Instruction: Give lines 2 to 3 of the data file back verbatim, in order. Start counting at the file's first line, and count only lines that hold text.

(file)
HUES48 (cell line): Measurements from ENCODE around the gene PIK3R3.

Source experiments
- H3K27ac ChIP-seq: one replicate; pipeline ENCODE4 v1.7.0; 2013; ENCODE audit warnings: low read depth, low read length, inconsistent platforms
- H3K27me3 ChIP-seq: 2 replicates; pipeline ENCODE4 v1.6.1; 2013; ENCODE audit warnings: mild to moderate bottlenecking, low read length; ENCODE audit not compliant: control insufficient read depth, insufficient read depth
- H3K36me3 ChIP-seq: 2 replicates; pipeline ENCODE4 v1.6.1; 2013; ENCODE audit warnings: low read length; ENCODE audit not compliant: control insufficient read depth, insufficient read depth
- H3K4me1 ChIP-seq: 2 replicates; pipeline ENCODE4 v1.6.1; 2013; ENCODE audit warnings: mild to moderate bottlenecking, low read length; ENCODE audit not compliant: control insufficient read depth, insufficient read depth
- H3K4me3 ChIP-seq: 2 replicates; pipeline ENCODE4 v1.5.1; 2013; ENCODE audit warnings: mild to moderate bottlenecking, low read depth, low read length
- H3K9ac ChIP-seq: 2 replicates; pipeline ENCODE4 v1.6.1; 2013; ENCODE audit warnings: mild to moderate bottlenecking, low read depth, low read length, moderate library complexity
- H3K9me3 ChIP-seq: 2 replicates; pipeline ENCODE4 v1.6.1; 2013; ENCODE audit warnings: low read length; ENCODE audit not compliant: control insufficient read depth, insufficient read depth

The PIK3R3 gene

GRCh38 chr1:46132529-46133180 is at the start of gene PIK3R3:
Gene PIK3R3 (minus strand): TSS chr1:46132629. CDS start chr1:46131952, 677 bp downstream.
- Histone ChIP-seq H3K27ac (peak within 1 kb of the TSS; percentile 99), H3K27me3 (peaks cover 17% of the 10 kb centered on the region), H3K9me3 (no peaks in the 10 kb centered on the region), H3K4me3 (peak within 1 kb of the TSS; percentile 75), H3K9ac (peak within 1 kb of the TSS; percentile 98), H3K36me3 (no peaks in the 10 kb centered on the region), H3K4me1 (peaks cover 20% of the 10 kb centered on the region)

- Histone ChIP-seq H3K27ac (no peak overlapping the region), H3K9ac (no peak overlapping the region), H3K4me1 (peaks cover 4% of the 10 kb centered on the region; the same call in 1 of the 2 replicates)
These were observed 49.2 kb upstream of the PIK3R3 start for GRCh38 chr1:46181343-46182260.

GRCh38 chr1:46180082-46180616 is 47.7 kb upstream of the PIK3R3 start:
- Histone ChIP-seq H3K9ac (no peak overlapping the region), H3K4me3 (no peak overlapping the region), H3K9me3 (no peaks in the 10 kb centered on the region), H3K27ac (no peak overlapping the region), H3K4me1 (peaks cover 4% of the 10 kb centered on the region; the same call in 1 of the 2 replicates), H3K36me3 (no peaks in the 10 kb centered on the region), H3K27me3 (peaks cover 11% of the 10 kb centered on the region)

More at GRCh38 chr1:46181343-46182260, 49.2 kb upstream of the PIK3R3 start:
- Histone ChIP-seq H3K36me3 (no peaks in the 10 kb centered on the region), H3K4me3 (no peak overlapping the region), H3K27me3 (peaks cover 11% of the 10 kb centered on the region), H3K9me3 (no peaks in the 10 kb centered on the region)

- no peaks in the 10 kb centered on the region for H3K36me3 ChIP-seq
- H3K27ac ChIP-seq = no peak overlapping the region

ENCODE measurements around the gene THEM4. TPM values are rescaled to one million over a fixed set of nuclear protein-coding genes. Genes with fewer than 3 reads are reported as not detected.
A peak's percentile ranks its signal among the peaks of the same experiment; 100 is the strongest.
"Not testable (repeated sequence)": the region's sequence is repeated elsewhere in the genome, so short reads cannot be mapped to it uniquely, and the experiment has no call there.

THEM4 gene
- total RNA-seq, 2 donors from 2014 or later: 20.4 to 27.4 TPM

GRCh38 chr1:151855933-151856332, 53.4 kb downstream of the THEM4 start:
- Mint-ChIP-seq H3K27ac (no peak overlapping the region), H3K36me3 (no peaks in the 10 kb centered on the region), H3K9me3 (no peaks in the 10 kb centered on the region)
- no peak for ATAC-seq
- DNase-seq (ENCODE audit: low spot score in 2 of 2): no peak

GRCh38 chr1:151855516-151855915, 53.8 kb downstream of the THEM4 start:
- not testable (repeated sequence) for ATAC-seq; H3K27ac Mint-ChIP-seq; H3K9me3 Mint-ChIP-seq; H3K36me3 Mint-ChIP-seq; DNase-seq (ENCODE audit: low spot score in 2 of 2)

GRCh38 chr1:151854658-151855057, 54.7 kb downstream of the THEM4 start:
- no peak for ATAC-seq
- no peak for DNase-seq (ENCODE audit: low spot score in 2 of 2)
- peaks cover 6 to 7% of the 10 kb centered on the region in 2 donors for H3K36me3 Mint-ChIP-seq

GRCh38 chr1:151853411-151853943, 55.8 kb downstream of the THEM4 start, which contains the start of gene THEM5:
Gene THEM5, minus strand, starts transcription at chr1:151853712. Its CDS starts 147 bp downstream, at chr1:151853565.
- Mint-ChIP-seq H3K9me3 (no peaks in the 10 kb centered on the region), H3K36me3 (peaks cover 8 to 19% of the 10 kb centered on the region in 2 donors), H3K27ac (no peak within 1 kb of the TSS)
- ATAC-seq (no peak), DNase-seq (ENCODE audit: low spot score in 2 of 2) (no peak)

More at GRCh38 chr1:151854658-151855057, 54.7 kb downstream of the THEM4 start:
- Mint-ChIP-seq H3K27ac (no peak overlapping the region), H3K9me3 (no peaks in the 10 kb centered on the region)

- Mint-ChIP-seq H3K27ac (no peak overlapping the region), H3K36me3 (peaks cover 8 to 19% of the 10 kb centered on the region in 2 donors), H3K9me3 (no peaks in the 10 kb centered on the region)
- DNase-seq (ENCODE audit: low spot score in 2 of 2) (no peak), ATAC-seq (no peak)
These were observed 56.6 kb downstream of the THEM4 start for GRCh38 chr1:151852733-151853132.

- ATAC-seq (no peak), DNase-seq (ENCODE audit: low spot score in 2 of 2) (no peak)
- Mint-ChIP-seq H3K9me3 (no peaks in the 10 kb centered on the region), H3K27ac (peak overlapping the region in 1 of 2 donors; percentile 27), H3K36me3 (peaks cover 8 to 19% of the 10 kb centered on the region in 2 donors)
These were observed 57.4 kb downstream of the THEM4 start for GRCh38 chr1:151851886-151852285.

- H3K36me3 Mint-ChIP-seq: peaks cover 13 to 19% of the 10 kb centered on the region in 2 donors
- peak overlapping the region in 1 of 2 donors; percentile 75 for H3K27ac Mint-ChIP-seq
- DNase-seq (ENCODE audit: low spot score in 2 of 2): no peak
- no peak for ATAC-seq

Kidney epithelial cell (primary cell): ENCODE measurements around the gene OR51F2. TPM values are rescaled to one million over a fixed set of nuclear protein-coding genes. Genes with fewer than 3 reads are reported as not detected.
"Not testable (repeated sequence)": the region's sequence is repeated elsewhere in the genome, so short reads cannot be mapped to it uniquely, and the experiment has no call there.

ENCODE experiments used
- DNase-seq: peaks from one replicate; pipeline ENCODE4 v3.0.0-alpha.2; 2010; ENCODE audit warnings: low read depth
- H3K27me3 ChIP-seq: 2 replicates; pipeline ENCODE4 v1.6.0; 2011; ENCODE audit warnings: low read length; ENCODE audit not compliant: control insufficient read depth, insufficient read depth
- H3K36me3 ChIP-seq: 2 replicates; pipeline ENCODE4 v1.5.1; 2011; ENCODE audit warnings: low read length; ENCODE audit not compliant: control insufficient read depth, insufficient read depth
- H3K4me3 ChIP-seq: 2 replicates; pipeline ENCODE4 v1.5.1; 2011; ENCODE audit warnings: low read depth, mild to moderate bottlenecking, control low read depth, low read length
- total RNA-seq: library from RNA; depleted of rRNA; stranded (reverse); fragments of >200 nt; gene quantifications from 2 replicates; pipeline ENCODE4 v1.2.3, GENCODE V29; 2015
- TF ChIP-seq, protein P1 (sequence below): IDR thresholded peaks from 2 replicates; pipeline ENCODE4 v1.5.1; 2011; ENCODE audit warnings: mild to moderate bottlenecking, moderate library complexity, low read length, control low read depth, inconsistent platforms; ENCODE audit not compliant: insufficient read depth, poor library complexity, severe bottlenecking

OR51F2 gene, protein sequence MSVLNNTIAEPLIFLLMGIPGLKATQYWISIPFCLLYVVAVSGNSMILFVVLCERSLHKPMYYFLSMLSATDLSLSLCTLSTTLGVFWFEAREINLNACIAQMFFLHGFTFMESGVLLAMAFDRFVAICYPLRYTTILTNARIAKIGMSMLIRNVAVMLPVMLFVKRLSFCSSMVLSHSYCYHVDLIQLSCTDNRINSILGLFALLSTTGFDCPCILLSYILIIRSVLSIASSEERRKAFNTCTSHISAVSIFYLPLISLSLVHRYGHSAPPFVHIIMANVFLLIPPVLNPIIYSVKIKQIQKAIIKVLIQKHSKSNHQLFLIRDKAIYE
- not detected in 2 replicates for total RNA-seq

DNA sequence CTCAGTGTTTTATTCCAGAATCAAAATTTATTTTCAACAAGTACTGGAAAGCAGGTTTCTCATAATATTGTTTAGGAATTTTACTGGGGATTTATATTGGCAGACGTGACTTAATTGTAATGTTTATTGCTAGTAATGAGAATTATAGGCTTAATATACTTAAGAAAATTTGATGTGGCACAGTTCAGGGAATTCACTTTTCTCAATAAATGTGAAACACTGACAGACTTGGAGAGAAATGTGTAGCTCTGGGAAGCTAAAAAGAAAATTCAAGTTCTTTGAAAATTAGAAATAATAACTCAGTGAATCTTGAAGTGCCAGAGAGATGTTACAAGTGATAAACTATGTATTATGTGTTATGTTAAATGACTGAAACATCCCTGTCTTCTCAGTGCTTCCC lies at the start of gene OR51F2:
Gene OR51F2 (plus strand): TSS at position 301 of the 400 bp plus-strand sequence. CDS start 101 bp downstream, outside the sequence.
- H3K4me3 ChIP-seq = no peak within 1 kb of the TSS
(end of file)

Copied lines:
Source experiments
- H3K27ac ChIP-seq: one replicate; pipeline ENCODE4 v1.7.0; 2013; ENCODE audit warnings: low read depth, low read length, inconsistent platforms